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Peter and others who have little faith in IRS answers from their tax law email service, I only post those answers that are not answered by any of us pros if I am unable to find sources to support my position.

I'm not trying to discourage anyone from using this service from the IRS - I really hope that their answers improve over time. I just wanted to point out some recent data on the quality of their answers.

Japper's question is valid. Can he use both Life time and itemized deductions? The person at IRS that answered this question believes he can as long as the expenses qualify as educational expenses and that the same dollars aren't reported in both places.

It's a darn good question - and deserving of an answer. Unfortunately, my time is limited, so I have to let a lot of good questions go by. I'd be more likely to research it in May or June than I would right now. But I wasn't commenting on this question, hence I replied to this new thread rather than the thread containing the original question.

If you don't agree with this answer, then state your position. Otherwise, why knock the answer that will support a taxpayer's argument?

I don't know enough to agree or disagree with this answer. Again, I'm simply pointing out the record of this particular source for answers.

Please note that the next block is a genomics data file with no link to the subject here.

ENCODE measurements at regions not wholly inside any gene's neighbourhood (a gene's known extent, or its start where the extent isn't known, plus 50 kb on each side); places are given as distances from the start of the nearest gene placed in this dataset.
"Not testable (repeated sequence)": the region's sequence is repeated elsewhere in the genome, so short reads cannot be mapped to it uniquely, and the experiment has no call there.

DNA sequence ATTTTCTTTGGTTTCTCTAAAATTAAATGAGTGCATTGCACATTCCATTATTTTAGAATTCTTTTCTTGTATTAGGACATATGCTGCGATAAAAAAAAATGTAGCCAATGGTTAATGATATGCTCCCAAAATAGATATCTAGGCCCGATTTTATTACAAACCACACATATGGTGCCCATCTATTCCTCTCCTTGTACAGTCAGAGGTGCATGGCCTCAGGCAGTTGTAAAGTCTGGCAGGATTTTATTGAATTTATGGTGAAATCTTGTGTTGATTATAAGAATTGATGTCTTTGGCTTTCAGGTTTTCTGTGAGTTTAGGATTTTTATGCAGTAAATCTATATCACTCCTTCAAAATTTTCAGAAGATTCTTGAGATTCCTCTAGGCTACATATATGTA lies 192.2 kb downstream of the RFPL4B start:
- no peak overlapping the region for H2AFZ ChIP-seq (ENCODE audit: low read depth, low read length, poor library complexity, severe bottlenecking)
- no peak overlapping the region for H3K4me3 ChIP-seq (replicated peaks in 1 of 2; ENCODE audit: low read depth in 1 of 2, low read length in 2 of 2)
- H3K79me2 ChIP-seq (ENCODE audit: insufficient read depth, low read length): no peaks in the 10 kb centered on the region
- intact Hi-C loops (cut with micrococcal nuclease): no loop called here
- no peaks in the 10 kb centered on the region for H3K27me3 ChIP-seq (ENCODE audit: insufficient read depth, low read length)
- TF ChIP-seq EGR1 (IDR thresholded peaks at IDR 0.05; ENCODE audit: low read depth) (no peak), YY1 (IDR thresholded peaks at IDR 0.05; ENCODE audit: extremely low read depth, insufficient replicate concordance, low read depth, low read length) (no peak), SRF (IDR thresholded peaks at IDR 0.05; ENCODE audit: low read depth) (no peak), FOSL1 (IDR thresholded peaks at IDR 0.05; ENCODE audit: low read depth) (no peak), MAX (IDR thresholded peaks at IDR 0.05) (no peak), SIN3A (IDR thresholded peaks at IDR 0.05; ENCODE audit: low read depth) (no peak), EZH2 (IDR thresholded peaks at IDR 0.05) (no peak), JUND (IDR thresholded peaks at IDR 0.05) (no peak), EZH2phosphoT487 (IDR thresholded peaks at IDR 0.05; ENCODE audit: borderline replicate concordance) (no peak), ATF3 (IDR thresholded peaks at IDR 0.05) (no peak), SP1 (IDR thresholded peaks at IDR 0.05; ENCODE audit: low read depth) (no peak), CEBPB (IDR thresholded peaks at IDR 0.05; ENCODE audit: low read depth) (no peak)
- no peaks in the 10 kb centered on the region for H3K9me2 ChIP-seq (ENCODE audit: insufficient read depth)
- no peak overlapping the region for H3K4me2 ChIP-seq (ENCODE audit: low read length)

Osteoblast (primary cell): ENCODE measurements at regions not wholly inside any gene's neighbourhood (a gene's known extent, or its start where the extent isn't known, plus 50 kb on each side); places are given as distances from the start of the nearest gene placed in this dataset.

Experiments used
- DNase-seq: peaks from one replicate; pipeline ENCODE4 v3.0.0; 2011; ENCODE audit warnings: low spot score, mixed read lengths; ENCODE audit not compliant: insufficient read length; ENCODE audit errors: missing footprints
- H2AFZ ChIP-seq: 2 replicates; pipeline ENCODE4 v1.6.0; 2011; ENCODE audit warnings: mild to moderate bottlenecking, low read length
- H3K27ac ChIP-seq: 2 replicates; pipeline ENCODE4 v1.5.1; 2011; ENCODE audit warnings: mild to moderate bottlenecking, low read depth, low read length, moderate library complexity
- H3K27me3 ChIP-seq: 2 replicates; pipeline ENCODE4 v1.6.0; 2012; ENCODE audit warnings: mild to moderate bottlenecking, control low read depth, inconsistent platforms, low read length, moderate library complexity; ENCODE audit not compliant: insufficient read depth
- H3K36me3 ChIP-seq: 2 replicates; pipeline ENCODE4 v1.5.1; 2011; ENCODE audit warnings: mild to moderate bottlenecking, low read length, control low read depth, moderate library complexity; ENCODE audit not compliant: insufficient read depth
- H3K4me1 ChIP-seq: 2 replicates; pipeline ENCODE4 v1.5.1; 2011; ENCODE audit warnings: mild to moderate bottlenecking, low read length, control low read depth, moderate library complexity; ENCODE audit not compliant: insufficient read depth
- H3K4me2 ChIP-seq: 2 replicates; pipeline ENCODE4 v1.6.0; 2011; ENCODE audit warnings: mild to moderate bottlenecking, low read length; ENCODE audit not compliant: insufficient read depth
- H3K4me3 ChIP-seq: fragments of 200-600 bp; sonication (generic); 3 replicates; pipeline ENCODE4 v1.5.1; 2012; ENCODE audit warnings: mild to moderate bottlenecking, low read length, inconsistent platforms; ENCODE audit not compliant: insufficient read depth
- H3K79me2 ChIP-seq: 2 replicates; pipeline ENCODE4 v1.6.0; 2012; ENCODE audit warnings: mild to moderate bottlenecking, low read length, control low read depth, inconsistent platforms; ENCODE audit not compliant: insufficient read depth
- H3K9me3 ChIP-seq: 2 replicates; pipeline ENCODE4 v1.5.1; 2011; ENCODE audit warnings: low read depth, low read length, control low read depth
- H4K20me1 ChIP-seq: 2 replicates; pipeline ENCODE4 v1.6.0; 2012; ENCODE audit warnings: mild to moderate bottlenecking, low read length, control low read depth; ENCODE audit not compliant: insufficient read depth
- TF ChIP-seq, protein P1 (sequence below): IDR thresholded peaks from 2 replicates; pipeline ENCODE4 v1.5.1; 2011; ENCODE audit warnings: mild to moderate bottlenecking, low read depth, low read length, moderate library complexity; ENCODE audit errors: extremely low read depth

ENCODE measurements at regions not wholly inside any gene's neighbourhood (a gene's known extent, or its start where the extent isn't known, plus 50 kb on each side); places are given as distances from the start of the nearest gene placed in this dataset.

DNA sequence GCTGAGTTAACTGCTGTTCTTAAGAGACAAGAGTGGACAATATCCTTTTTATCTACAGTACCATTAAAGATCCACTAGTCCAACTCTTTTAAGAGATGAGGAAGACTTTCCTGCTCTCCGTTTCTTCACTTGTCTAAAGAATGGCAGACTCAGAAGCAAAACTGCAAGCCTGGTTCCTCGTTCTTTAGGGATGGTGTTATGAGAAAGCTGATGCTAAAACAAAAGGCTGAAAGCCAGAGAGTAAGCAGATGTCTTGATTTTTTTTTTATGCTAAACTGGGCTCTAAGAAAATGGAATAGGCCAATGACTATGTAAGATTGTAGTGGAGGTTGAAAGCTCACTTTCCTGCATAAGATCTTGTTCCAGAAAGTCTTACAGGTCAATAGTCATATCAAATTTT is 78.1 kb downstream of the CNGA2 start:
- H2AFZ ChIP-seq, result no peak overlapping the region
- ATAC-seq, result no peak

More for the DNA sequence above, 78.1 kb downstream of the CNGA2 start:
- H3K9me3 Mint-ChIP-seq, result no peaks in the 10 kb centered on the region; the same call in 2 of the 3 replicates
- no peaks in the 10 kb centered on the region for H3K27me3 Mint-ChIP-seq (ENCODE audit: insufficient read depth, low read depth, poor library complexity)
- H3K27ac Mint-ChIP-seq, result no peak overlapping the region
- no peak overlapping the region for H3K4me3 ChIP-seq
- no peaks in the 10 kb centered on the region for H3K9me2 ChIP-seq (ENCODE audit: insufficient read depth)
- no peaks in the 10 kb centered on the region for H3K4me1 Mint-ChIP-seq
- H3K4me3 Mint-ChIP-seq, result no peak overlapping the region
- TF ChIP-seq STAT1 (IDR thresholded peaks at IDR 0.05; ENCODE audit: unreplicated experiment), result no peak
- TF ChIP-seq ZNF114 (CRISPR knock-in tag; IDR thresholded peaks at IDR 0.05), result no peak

If the research department answers a questions in this manner, what's the odds that an auditor will challenge that authority?

If the auditor doesn't think the answer was right, they're under no obligation to follow it. They're reasonably educated tax professionals fully capable of doing their own research and forming their own opinion.

Should the auditor win with an opposing opinion, then at least the taxpayer will be guaranteed not to be assessed any penalties.

Yes, but it only applies to the taxpayer who requested the written advice, and then only if the facts stated in the question are what actually happened. So your requests are worthless in this regard to anyone but yourself.

I agree that there's a possibility that the IRS information given is incorrect, but I've also seen errors in many of the answers offered on this board. You have to agree that if a tax question is stated in 25 words or less, we may not have been given all the facts and circumstances, and could very well give out the wrong answer too.

Of course. But I think we're doing considerably better than 52% correct. ;-)

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